December 11th, 2014

Persepolis is the story of a young girl’s tumultuous journey through the Islamic Revolution in Iran and all of the cultural implications that this transition carried. Perhaps most memorably, she writes a section about the veil in which she discusses the way that she and her friends were forced to wear the article in school and separated from the boys, but that there was a general conclusion of not understanding exactly why this had to be worn. While Marjane, the young girl, and her family’s opinions are made known throughout the comic, the feelings of the perpetrators of this cultural shift appear only to yell on televisions or from behind podiums. Where did these men come from, and why are they demonized in this work?

It’s simple to understand that Sartrape, the author and illustrator, would harbor resentment toward the men that set her back from school and forced her to wear a restrictive piece of clothing that she did not understand, but while reading this, I couldn’t help but consider the thoughts and feelings of all the men that enforced these rules. No young people, inspired by their youth and perceived power to make a difference in the world, use that motivation to consciously do bad things: Who says they want to grow up to be an oppressive dictator or hated militiaman? Certainly there are a few, but for the number to exist that would have sustained such a culture-wide movement in Iran, young people would have to be significantly more – well, evil, than they are. Thus, what did some of the well-intentioned members of this regime think about the change?

In my reproduction of the first page of this comic, I attempt to address this question, highlighting the ways that even those advantaged by this society – the men in the regime and nearly all boys – were harmed by it. I recreated the page in Sartrape’s black and white style, even copying exactly her portrayals of the men behind the podiums to represent the journey into the actual life and opinions of that individual. I create a scenario in which the man, who fought very strongly for the revolution, becomes a teacher following it and must enforce the beard among the teenage boys that he teaches. While the man supports the revolution and its cause, he has qualms with enforcing rules regarding the beard, noticing when this rule hurts the students that he teaches and feeling sorry for those affected. I only included the first page because of my comprehension of the group mentality that was likely present in this situation: I felt that I could represent only the first page accurately: After that, the pressures of the government’s opinions regarding “Islamification” and the need to fit those goals in order to continue living with relative freedom under the regime may twist the man’s behavior past basic human kindness and empathy. Thus, I deliver only the introduction to the man’s situation, before it can be argued that he has fundamentally changed due to the group to which he belongs.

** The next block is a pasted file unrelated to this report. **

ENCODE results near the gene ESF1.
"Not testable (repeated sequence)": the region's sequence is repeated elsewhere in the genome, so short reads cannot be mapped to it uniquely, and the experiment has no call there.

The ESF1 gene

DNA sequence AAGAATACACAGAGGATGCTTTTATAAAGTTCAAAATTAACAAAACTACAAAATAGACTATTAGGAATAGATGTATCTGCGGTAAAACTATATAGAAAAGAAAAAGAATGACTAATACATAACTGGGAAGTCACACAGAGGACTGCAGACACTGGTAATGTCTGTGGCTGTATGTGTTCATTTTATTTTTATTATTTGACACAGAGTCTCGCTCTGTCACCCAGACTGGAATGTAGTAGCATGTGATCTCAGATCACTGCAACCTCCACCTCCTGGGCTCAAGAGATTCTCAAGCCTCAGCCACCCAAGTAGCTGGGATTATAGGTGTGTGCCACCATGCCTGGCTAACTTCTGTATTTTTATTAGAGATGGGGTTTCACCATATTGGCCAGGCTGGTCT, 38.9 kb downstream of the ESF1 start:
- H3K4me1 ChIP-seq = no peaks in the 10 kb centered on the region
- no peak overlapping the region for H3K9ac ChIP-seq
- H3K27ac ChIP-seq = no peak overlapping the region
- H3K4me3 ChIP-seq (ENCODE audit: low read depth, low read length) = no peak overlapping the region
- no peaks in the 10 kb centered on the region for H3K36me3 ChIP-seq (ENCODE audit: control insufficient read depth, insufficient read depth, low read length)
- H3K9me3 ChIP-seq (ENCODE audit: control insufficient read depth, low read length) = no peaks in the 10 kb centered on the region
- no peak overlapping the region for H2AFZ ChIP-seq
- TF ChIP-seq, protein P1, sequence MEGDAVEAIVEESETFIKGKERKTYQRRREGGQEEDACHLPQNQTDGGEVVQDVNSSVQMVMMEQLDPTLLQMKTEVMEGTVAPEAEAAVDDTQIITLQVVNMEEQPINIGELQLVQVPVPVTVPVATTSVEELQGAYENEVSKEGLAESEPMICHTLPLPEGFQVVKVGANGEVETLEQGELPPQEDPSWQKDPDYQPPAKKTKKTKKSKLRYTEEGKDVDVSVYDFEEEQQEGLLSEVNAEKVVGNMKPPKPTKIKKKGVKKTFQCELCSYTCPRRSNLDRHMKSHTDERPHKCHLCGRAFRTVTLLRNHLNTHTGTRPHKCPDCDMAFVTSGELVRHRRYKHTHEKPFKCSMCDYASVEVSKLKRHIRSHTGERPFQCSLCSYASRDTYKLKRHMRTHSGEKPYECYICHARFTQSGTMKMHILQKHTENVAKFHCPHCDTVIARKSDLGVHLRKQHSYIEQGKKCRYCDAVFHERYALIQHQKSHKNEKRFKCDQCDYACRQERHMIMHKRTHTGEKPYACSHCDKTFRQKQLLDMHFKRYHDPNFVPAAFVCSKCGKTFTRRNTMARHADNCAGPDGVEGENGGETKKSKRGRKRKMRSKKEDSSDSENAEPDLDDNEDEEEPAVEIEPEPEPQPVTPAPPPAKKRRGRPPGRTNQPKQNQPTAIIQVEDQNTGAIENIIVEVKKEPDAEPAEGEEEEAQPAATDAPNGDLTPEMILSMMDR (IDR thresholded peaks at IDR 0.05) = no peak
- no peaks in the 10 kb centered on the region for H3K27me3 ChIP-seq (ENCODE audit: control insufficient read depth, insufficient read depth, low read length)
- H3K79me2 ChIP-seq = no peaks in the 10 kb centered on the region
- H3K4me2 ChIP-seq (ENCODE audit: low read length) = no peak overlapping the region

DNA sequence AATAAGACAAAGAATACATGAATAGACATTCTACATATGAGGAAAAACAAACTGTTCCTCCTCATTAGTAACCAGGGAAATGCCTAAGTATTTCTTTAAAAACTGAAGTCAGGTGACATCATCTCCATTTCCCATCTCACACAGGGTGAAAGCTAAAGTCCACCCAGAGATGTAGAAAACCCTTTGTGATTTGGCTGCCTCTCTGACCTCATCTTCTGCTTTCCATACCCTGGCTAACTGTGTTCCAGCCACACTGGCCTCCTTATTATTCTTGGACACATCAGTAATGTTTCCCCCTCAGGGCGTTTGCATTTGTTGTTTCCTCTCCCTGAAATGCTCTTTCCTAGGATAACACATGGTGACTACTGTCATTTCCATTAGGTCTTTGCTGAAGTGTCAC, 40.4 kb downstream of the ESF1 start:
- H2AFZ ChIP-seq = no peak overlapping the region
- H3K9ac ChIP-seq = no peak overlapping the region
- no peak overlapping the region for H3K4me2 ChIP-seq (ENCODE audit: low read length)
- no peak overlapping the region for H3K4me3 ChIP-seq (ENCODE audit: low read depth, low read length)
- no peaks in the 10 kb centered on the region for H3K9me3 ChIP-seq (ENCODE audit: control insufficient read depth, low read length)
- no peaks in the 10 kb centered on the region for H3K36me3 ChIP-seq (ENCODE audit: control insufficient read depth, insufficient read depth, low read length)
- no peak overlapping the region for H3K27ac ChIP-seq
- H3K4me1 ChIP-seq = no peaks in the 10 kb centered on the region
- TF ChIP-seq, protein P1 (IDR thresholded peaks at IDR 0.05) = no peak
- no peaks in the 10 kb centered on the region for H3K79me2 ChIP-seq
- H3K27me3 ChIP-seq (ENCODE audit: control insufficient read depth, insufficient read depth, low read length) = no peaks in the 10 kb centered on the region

While this is no excuse for oppressive action, it allows us to consider the dimensions of a character that is otherwise portrayed purely as evil. This multi-dimensionality highlights a theme of the course insofar as it discusses the ability of Islamic identity to coexist with other opinions and behaviors in one person. Though this person may support the Islamic Revolution, this is not the whole of his identity, and the empathy he feels for his students, though contradictory to the declared goals of this regime, are necessary to fully understanding the character in his complexity.

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